The Eight Steps of Webdesign
Also available in SPANISH
One common question I get, is how a website job should be planned and executed – what are the steps? The following is a quick outline of the process that I have been using for years with good success – at least most of the time.
THE 8 STEPS OF WEB DESIGN
- Figure out what the focus of the website will be.
- What specific features do you want in the website.
- Create a list of sections for your website and give them a hierarchy of importance.
- Write out your content and finalize it.
- Find a style / look that meets your website’s and your industry’s requirements.
- Build the website.
- Evaluate the website and make the required changes / updates.
- Go live – register a domain, find a host, upload the website.
1. THE FOCUS OF THE WEBSITE
This is the first thing you want to define clearly before any other step is taken. You need to decide what the main purpose of the website is - what you want to focus on in terms of a subject.
It is important that you define this step as clearly as possible because a website’s focus has a major impact on the whole project; this is the ‘foundation’ of the site.
- A web store.
- Information hub for established clients.
- Branding website.
2. SPECIFIC WEBSITE FEATURES
This builds off of the first step, where now you look at actual features that you need to implement. For example:
- A shopping cart for an online store
- A password protected section of the website
Again, the more detail the better.
3. MAP OUT THE MAJOR SECTIONS OF THE WEBSITE
With the first two steps completed, you’re ready to actually start mapping out the major sections of the website; drawing out quick diagrams of the website is a useful way of doing this.
A diagram can easily show the hierarchy of a website and how the various sections are related to each other.
4. WRITE OUT YOUR FINAL CONTENT
This part is usually left to the end … then people wonder why they have to go back and rethink the structure of the site.
All websites are driven by content; it’s the content that makes a site effective and successful. As such, this part of the process is arguably the most important, so you need to pay attention to it.
5. FIND A STYLE / LOOK FOR THE WEBSITE
At this stage of the process, you are ready to start looking at the visual aspect of the site – the design. You have a few options:
- Hire a graphic designer / web designer
- Come up with your own design – I’m assuming you have some artistic and design experience.
- Buy yourself a website template and save time and money.
6. BUILD THE WEBSITE
Yes, I know it seems impossible but you can finally start building the actual site at this point!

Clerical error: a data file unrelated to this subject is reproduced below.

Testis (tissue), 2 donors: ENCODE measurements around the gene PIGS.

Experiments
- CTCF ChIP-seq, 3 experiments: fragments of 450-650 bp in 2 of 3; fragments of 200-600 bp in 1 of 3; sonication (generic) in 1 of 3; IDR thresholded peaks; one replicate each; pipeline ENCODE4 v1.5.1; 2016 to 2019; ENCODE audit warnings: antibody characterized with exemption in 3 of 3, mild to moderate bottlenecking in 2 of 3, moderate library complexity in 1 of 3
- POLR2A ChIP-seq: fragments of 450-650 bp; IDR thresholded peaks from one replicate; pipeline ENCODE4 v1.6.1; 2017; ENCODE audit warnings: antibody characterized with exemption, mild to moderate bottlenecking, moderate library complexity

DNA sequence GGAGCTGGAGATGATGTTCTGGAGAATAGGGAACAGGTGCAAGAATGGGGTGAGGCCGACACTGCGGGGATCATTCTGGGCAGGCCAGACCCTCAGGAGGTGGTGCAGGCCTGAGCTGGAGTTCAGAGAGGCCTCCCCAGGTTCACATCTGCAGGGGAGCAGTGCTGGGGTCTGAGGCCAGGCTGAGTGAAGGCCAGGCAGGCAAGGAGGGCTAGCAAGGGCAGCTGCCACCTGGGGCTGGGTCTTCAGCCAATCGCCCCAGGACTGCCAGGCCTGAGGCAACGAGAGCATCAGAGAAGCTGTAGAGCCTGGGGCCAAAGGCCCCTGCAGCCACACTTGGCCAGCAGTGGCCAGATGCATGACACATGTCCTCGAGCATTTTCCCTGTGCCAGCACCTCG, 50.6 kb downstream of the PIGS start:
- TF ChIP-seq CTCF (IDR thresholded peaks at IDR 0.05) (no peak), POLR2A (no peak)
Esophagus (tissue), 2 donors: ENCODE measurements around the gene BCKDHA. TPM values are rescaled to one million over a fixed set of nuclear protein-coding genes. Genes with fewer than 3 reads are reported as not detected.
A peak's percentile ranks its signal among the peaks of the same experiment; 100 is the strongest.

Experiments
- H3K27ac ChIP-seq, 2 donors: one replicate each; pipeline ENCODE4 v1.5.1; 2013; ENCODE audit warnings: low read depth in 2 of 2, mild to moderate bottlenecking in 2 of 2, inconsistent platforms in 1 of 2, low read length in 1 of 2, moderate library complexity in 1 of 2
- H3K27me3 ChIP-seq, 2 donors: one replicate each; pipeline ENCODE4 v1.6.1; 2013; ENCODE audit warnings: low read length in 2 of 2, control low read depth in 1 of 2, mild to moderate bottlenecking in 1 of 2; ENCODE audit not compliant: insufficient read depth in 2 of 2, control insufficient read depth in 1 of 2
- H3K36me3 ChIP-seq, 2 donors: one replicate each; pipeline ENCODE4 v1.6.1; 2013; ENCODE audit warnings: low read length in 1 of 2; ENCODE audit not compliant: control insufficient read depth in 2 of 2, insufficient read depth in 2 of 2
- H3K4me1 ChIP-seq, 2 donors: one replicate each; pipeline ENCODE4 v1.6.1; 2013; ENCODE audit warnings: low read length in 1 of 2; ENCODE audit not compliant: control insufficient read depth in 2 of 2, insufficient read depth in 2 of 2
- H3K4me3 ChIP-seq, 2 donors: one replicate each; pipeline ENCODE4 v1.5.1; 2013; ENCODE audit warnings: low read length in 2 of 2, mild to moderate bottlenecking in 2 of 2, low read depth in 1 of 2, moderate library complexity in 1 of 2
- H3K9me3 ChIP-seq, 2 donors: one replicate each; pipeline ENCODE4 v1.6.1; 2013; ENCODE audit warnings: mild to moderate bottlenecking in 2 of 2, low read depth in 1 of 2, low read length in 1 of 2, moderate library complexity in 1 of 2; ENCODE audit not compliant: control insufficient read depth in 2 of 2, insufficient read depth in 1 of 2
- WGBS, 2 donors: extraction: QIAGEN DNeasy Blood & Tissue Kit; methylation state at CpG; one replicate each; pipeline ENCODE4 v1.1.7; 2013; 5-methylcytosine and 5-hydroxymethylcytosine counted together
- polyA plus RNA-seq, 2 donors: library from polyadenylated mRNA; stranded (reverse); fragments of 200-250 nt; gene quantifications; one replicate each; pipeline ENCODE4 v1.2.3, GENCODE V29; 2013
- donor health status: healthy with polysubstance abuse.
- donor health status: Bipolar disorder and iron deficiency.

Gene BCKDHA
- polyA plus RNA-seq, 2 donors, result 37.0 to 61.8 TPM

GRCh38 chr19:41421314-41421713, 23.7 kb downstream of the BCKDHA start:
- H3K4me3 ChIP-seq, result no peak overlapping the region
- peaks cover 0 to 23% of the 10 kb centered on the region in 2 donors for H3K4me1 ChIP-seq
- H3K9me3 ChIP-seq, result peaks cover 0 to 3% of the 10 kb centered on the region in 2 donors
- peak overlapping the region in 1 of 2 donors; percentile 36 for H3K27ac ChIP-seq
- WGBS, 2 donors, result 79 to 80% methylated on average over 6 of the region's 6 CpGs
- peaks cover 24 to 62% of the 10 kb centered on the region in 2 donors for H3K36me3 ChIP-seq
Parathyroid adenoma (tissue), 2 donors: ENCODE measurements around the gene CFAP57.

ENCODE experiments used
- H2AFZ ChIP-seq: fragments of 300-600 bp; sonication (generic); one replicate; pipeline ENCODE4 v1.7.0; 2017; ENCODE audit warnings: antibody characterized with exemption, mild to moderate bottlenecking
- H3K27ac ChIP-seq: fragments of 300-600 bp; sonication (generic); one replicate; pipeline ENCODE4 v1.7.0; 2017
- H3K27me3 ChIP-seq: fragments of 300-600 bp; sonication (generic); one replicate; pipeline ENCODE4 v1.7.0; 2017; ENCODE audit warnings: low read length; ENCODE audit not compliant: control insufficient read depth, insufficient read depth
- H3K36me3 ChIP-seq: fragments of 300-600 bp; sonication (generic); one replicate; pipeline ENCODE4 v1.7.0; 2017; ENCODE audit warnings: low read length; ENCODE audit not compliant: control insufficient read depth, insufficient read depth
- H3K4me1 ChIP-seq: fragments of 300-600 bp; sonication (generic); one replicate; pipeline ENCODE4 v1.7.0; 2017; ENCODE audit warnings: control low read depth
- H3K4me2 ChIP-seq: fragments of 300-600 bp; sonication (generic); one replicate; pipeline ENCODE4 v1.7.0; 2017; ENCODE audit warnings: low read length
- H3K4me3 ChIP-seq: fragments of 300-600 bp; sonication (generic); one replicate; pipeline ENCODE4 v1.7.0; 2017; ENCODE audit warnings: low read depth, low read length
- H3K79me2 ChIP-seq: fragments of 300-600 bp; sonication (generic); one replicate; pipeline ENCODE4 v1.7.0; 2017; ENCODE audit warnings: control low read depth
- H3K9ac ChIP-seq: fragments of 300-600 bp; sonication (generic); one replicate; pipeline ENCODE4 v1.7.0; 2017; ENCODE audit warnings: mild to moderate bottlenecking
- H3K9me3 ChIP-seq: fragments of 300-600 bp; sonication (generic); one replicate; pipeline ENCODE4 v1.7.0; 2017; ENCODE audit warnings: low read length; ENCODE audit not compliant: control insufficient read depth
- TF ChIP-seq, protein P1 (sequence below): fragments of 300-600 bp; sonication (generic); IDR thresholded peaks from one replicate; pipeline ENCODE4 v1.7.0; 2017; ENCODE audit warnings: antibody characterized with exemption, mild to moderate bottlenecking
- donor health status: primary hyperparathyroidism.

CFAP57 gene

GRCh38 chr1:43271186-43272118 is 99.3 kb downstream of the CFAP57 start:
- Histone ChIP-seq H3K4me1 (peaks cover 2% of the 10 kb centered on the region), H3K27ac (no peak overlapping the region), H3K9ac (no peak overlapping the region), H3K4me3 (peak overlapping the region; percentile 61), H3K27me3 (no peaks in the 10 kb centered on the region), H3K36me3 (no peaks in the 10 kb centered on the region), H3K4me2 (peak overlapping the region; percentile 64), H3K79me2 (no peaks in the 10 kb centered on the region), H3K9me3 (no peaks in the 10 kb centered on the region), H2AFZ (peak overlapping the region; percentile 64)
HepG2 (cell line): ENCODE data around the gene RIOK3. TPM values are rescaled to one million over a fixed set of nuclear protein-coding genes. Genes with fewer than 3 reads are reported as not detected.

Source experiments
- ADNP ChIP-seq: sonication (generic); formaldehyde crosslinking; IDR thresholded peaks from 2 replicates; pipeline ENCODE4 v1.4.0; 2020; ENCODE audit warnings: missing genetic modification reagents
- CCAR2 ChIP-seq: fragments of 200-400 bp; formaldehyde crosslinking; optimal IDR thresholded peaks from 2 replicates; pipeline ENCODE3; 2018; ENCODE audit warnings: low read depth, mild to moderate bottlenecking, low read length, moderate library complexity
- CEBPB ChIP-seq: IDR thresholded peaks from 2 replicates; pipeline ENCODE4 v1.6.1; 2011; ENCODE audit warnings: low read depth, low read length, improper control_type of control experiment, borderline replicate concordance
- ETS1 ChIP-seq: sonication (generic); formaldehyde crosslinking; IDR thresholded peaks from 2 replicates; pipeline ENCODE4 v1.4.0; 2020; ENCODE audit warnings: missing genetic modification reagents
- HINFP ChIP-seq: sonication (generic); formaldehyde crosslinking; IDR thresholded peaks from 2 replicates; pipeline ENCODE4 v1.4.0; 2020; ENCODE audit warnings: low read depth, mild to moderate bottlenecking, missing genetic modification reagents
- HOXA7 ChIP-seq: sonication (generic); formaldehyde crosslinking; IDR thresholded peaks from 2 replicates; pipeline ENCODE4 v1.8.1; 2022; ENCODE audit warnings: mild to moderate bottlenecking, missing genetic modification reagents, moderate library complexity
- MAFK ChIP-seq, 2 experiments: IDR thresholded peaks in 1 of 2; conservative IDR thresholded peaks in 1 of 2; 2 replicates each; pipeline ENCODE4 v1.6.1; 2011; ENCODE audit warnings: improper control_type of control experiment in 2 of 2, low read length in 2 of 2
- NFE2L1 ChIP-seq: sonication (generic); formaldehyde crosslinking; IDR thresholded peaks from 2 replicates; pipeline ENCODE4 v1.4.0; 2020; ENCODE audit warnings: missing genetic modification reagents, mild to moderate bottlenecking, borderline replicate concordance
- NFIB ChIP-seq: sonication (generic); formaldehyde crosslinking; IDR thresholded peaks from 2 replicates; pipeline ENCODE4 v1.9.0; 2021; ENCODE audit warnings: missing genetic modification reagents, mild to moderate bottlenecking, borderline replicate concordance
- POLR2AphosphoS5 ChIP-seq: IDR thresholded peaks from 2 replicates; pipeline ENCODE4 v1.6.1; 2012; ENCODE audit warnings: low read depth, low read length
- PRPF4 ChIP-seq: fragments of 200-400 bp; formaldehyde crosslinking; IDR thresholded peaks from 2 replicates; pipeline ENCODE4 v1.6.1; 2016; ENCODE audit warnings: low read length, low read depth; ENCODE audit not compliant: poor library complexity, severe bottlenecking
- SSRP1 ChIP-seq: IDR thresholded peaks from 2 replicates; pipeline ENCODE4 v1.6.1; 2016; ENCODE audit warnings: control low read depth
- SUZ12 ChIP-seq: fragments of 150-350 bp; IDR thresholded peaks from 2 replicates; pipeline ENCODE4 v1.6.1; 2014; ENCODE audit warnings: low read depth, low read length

With the above questions answered and steps completed, you’ll find the process of building the website (actually writing out the code,) is much easier and you will have reduced the chance of having to go back and redo things.
7. EVALUATE THE WEBSITE, MAKE THE REQUIRED CHANGES / UPDATES
Once you've built the website, you should walk away from it for a day or two. This will allow you to come back and evaluate it with fresh eyes. It might also be a good idea to get someone who has not worked on the site, to take a look as well.
Here are some of the things you should be looking for:
- Clean easy to update design/structure.
- Good usability in the design - and all that implies.
- Fast loading 'light' pages.
- Intelligent use of technology - using Flash when it makes sense not because you want a 'cool' intro!
- The website’s ability to convey the meaning/message of the website quickly if not instantly.
8. GO LIVE – REGISTER A DOMAIN, FIND A HOST, UPLOAD THE WEBSITE.
If you’ve passed steps 1 to 7, you know you're ready to show the world the website. All that is left to do is go live:
- Register a domain
- Find a hosting company
- Upload the website
NOTE: You could actually register the domain and find a hosting company after you’ve completed the first 4 steps. Sometimes it makes sense to register your domain name before you design the website; this is because you may want to integrate the domain name into the design.
If you follow these steps, and not let pressures from your clients (or anything else) sway you, you’ll find yourself working more quickly and under less stress, while delivering a better website for your client – everyone wins.
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